Better Than All Cash

Today, banks pay greater attention to cash flows and debt to equity ratios. Before, it wasn’t uncommon to see equity ratios of 4:1 or 3:1; however, banks now require a bank debt to equity ratio of about 2:1, and some are even using a 1:1 ratio. Another ratio we see the banks using is cash flow to total debt service (including interest, principal, leases and earn outs) of 2:1. This means that the earnings before depreciation, interest and taxes, need to be twice the total cost of debt service.

In the past, it was traditional for the seller to finance 15 to 30% of the purchase price through a seller take back note. As a result of the changes in bank ratios, the traditional seller take back note is becoming less acceptable to many financial institutions and few companies are able to meet the new ratio demands.

In several of the transactions we have recently negotiated, the purchasers have provided more than 50% of the purchase price in unencumbered equity, with the seller taking back a note for the balance. This change is quite significant, and has had some other interesting positive effects for the seller, such as:

  • A premium included in the purchase price, for as much as 15 to 25%, as compared to an all-cash transaction.
  • The take back is secured against the assets of the business. If the business fails, the assets are more valuable to someone who is familiar with the operation and could liquidate in an orderly fashion, or to someone who would be willing to step back in and operate it with a view to perhaps selling it to someone else.
  • The seller should realize a higher interest on the note from the buyer than would be earned on bonds or G.I.C.s.
  • The purchaser providing a higher percentage of the purchase price with his/her own equity is more selective in what business they consider buying and the price they are willing to pay.

The seller is more aware and understanding of the cyclical nature of the business and can take this into consideration when structuring the financing, including considering payments over a longer period of time.

The buyer is also in a positive position. The seller has a greater interest in the ongoing success of the business, and will have a tendency to act in a supportive manner towards the purchaser during and after the completion of the transaction.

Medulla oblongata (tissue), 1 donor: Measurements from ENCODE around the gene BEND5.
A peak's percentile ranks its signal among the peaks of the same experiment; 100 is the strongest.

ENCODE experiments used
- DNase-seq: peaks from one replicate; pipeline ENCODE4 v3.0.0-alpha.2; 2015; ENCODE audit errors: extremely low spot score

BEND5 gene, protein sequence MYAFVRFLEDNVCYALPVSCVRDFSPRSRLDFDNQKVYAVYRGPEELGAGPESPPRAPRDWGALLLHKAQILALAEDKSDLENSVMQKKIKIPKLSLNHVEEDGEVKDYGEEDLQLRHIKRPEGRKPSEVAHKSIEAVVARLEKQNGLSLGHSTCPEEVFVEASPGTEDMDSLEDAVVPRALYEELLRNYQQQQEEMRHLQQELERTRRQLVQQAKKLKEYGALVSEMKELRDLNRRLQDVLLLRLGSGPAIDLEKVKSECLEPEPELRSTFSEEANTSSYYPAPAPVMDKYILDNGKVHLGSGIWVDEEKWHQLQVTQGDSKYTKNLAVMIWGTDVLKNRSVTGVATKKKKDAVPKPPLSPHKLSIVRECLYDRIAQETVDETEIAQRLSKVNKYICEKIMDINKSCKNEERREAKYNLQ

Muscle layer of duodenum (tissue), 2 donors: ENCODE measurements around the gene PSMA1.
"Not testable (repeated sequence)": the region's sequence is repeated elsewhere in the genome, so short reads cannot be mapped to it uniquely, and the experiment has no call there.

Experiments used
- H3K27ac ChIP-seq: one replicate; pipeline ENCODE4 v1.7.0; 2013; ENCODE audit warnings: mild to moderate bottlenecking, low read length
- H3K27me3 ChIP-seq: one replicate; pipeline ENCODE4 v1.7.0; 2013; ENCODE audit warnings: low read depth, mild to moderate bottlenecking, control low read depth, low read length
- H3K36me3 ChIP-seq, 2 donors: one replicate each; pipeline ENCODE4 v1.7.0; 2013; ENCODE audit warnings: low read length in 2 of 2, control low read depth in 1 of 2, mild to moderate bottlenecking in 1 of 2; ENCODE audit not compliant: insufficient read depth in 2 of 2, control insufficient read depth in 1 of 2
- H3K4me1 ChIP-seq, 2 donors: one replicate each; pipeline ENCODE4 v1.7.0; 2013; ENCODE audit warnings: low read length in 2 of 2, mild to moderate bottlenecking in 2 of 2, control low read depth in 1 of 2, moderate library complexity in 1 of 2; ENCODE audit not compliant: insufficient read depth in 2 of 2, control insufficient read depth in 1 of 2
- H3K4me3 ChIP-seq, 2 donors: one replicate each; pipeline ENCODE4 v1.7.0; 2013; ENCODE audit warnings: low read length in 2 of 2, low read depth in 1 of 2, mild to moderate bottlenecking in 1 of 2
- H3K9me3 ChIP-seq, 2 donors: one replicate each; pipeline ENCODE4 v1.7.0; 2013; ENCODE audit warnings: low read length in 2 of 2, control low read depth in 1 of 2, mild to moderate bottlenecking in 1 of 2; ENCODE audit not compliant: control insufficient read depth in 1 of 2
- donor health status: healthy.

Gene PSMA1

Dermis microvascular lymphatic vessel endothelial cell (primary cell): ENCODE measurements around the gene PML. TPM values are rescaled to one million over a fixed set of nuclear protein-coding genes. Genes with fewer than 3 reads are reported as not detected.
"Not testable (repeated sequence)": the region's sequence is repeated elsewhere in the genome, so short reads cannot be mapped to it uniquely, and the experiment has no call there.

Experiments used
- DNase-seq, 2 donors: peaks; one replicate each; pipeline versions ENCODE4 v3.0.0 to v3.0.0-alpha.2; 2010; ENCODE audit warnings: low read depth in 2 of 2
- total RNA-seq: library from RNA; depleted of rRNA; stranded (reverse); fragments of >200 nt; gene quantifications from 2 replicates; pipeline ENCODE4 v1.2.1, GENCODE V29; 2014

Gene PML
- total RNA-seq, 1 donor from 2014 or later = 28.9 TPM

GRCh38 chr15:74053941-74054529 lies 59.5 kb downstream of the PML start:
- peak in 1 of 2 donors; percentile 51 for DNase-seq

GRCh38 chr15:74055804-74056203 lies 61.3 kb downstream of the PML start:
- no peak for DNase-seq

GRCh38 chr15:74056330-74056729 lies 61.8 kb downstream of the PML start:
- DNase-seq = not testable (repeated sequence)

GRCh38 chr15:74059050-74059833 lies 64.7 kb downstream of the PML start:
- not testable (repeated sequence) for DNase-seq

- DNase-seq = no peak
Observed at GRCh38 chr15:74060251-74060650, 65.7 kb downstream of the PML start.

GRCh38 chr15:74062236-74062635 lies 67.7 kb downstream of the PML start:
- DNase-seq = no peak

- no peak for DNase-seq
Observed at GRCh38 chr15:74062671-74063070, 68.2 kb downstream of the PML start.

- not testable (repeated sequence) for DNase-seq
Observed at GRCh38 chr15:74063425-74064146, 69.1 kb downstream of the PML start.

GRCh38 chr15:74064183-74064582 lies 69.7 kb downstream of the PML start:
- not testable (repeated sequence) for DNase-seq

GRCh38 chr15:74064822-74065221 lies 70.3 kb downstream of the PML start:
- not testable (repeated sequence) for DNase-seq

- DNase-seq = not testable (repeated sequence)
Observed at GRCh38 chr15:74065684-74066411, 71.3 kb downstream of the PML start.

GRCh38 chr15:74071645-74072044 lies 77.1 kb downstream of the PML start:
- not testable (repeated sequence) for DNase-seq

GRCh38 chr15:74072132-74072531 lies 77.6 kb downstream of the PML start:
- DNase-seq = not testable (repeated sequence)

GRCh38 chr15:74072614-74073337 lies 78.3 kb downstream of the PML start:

The purchaser, in fact, has a greater chance of being successful without the requirement of cash flows to pay such high interest and principal payments at difficult times. The purchaser will also find the banks more accommodating if they are searching only for a small loan for working capital.

The process of seller financing can be approached in a number of ways:

The Promissory Note, with interest and principal payments paid monthly. The note should be amortized over five to fifteen years, with an ideal seller allowing the financing to be completed over a ten-year period. Collateral in the form of a general security agreement, debenture, mortgage or chattel mortgage would only be subordinated to the company’s bank for an operating line of credit.

Issuance of shares, preferred, special or stated value can also assist in seller financing.   Tax advantages may exist for both parties, depending on how the equity is held.

Royalty payments or management consulting agreements can be arranged to assist with the success of the business and the seller can realize payments based on a percentage of sales or a percentage of gross margin. Generally there is a floor and a ceiling placed on these types of payments.

Retention of assets and then leasing them to the purchaser is a form of seller financing that can provide a steady income stream and a sense of security for the seller. A seller of a small printing firm may retain ownership of the real estate or an important piece of equipment and then lease these assets to the purchaser.

Finding a buyer for a business is often easier than arranging financing to “close the deal.”   Mergers and Acquisitions specialists focus their expertise on the financing of a transaction to ensure that the seller is receiving at least a fair market value for their business. The goal in negotiations is to instill the confidence in the purchaser that the value of the business warrants paying more than fair market value. A seller with a vested interested in the ongoing success of the business is a positive first step.

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